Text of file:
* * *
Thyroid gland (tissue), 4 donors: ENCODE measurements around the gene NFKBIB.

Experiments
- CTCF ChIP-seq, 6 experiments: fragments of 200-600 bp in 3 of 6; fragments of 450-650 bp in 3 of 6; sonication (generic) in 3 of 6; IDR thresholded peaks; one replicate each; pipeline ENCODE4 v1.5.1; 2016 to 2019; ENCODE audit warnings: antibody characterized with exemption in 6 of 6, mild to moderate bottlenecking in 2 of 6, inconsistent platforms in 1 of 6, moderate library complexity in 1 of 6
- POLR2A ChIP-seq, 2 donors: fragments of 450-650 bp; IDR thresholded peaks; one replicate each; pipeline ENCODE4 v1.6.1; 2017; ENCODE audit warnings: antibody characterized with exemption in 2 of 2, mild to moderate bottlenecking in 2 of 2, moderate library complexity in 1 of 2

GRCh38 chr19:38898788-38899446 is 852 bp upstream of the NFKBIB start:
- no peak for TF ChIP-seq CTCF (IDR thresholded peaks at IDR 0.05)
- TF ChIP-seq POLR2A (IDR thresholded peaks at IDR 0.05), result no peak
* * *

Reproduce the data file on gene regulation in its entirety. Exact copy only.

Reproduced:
Thyroid gland (tissue), 4 donors: ENCODE measurements around the gene NFKBIB.

Experiments
- CTCF ChIP-seq, 6 experiments: fragments of 200-600 bp in 3 of 6; fragments of 450-650 bp in 3 of 6; sonication (generic) in 3 of 6; IDR thresholded peaks; one replicate each; pipeline ENCODE4 v1.5.1; 2016 to 2019; ENCODE audit warnings: antibody characterized with exemption in 6 of 6, mild to moderate bottlenecking in 2 of 6, inconsistent platforms in 1 of 6, moderate library complexity in 1 of 6
- POLR2A ChIP-seq, 2 donors: fragments of 450-650 bp; IDR thresholded peaks; one replicate each; pipeline ENCODE4 v1.6.1; 2017; ENCODE audit warnings: antibody characterized with exemption in 2 of 2, mild to moderate bottlenecking in 2 of 2, moderate library complexity in 1 of 2

GRCh38 chr19:38898788-38899446 is 852 bp upstream of the NFKBIB start:
- no peak for TF ChIP-seq CTCF (IDR thresholded peaks at IDR 0.05)
- TF ChIP-seq POLR2A (IDR thresholded peaks at IDR 0.05), result no peak